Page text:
Open Mic Blog

StoryWeb

Posted on February 16, 2015 at 1:15 PM

Dr. Linda Tate



StoryWeb: Storytime for Grownups

 

Recently, I launched a weekly blog and podcast – StoryWeb: Storytime for Grownups. Readers and listeners are abuzz with excitement about the new project, and many of them have asked how I got the idea to focus on stories.

 

Nobel Prize winner Toni Morrison answers the question better than I can. She says:

 

"People crave narration. People want to hear a story. They love it! That’s the way they learn things. That’s the way human beings organize their human knowledge – fairy tales, myths. All narration."

 

I love Toni Morrison. To me, she is the great American writer alive today. And one of the primary reasons she’s a classic is that she understands the power of story. Storytelling – one person talking to another, spinning a yarn – is at the heart of all her fiction.

 

Human beings tell stories all the time, in so many ways. We tell each other the tale of what happened that day. Families pass down stories of treasured memories – the favorite in my family is the tale of my grandparents’ first date. Communities pass down lore, the history of the culture, spiritual lessons through oral storytelling. Writers convey stories through novels, short stories, memoir, poems. Dramatists write plays, and filmmakers tell stories through the world brought to life on the big screen. Songwriters encapsulate stories in short lyrics, little tale capsules. Even visual artists – painters, photographers, sculptors – tell stories.

 

It seems that we humans can’t stop telling stories – and as Toni Morrison says, we “crave” stories. We want to hear them. We want to read them. We want to experience them.

 

My weekly blog and podcast – StoryWeb: Storytime for Grownups – celebrates this human love of stories. Each week, I highlight yet another storyteller – a fiction writer, memoirist, poet, playwright, filmmaker, songwriter, visual artist, folklorist. To bring the stories to life, I feature an audio or video excerpt from the story of the week.

 

And when you’re inspired (and you know you will be!), you’ll find links to read the book, watch the movie, listen to the song.

 

Stop by StoryWeb to learn more or visit my Facebook page at www.facebook.com/StoryWebPage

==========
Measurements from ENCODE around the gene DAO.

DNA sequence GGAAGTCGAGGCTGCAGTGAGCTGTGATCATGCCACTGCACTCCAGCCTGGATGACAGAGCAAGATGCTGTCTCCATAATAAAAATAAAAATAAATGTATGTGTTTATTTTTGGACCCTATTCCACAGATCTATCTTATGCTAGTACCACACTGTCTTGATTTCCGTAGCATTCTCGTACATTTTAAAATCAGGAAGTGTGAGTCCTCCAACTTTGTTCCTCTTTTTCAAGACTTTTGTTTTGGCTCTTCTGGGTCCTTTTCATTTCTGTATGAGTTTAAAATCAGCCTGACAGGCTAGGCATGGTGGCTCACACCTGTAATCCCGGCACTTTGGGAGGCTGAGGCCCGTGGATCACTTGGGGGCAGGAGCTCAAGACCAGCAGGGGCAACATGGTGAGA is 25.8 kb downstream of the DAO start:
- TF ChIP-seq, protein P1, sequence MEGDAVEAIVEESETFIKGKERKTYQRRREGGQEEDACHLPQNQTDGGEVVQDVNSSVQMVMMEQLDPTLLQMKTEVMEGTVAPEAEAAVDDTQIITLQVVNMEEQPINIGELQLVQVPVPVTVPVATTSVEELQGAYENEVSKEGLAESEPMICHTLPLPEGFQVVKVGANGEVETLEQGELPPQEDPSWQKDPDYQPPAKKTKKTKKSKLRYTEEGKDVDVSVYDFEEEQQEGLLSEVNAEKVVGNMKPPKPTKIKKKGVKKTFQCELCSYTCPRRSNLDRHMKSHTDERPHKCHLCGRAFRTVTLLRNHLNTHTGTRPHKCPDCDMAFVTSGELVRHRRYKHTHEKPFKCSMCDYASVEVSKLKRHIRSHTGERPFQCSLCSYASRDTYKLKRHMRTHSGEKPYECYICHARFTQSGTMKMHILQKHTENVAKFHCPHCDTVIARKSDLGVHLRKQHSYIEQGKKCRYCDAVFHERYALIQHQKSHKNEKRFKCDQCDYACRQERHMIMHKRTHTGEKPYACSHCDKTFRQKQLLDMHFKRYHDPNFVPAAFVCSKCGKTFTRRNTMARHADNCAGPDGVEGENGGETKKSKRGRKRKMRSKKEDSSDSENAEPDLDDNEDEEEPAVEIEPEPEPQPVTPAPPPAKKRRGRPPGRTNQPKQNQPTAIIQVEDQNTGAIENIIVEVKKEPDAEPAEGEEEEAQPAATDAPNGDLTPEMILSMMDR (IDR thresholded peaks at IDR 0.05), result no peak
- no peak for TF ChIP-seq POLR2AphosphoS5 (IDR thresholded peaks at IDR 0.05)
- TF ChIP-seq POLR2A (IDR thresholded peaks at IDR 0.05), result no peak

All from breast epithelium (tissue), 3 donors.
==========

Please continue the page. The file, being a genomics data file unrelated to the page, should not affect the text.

***

 

A former Professor of English, Dr. Linda Tate loves stories of all kinds.

 

After 26 years of teaching literature and writing at universities around the country, Linda left higher education to focus on her writing. She’d had a great run – she’d even been named West Virginia Professor of the Year – but it was time to write!

 

Most recently, her memoir, Power in the Blood: A Family Narrative, won the Colorado Authors’ League Award for Creative Nonfiction and was a finalist for the Colorado Book Award. Currently, Linda is at work on Ferguson Girl: A Memoir of Family, Place, and Race. You can learn more about the research for this book at her website and blog, The Wellston Loop.

 

If you’re interested in learning how Linda brings her talents to the nonprofit world, check out her Tate Communications website.

 

Through StoryWeb: Storytime for Grownups, Linda brings her knowledge of stories to you. She hopes you’ll be inspired to read, watch, listen, learn.

 

 

 

 

 

 

 

 

 

 

 

 

 

 

 

 

 

 

 

 

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24 Comments

Reply Linda Tate
1:41 PM on February 21, 2015 
Hi Cat! Nice to hear from you. Your memoir looks great -- I will check it out. For others who want info on "Riding on Comets," visit http://wvupressonline.com/node/553.

Thanks for your kind words about "Power in the Blood."

Yes, indeed, I love stories and storytelling -- and it's good to hear that you do, too!

Linda
Reply Laura Treacy Bentley
9:01 PM on February 21, 2015 
Thanks so much, Linda, for being my guest on Open Mic and continued success with StoryWeb!
Reply Linda Tate
11:10 AM on February 22, 2015 
Thanks, Laura. I really enjoyed chatting with everyone -- and appreciated the opportunity to be featured on Open Mic!
Reply Eddy
4:57 PM on May 1, 2015 
I'm a longtime fan of your work, Linda. And I agree with you that Toni Morrison is one of the greatest, if not the greatest, contemporary storyteller. I'd love to see you post my favorite story by the only other American woman writer to win the Nobel Prize in Literature--Pearl Buck. Her story "The Old Demon" is superb! (You probably have a way for people to nominate stories for your project, and I just didn't see it on your web site.)